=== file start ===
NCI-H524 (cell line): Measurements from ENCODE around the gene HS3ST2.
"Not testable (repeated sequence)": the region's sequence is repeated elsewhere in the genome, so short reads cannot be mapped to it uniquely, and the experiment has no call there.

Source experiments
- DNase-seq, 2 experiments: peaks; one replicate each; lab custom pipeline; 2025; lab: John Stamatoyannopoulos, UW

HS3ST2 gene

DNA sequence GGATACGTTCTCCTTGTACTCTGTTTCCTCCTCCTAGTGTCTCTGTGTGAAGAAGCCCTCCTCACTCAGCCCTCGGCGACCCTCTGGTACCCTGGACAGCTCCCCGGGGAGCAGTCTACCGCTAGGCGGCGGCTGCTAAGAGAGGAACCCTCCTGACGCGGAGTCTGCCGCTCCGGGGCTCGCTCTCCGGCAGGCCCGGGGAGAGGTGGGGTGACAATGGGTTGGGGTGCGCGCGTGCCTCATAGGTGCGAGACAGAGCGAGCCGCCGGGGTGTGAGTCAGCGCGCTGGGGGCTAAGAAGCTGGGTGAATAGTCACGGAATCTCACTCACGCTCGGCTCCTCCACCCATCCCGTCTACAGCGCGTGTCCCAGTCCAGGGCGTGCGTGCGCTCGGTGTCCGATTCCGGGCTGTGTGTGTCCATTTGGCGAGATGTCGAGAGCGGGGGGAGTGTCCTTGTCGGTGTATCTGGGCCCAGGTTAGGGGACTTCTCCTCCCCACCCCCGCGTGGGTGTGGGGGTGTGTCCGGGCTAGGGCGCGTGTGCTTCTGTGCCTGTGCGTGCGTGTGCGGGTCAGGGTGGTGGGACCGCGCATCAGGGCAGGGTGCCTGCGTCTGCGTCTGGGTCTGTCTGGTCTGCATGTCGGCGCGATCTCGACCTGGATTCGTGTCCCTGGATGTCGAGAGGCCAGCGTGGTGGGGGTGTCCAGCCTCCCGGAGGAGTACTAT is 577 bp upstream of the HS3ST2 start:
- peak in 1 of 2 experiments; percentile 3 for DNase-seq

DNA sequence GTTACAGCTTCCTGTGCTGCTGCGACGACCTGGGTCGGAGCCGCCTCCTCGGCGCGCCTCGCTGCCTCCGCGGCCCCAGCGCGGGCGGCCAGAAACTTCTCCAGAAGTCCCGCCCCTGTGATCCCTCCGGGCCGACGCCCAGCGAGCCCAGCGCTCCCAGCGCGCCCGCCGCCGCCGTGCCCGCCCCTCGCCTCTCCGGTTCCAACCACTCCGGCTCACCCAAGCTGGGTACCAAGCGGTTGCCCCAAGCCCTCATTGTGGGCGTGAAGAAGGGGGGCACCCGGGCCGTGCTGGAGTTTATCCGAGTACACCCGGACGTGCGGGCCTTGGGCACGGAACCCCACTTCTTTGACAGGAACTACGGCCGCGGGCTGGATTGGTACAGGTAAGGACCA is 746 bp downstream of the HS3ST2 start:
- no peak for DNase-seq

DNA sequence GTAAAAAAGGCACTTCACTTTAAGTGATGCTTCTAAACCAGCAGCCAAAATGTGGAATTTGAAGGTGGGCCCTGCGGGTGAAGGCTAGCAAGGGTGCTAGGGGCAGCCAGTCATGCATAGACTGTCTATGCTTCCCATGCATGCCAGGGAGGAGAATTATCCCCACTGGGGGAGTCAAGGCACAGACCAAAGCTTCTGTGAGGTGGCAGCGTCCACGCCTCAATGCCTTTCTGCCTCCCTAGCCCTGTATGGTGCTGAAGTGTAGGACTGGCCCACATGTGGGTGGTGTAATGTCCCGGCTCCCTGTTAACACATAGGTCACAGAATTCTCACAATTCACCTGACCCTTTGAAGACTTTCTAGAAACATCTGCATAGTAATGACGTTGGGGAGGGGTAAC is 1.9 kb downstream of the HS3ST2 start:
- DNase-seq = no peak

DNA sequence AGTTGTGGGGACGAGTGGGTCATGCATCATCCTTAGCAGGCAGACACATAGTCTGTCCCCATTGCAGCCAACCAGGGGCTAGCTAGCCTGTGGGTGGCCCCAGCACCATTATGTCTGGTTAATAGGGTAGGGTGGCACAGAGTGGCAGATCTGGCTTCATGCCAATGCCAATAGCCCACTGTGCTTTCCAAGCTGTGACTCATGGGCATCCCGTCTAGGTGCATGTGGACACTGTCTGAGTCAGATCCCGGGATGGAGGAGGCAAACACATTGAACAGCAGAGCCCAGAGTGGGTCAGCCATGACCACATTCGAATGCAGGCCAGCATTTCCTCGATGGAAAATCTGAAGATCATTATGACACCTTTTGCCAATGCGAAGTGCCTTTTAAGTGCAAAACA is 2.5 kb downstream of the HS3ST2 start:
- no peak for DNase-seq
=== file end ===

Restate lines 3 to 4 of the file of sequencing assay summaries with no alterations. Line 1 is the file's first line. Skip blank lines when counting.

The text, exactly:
Source experiments
- DNase-seq, 2 experiments: peaks; one replicate each; lab custom pipeline; 2025; lab: John Stamatoyannopoulos, UW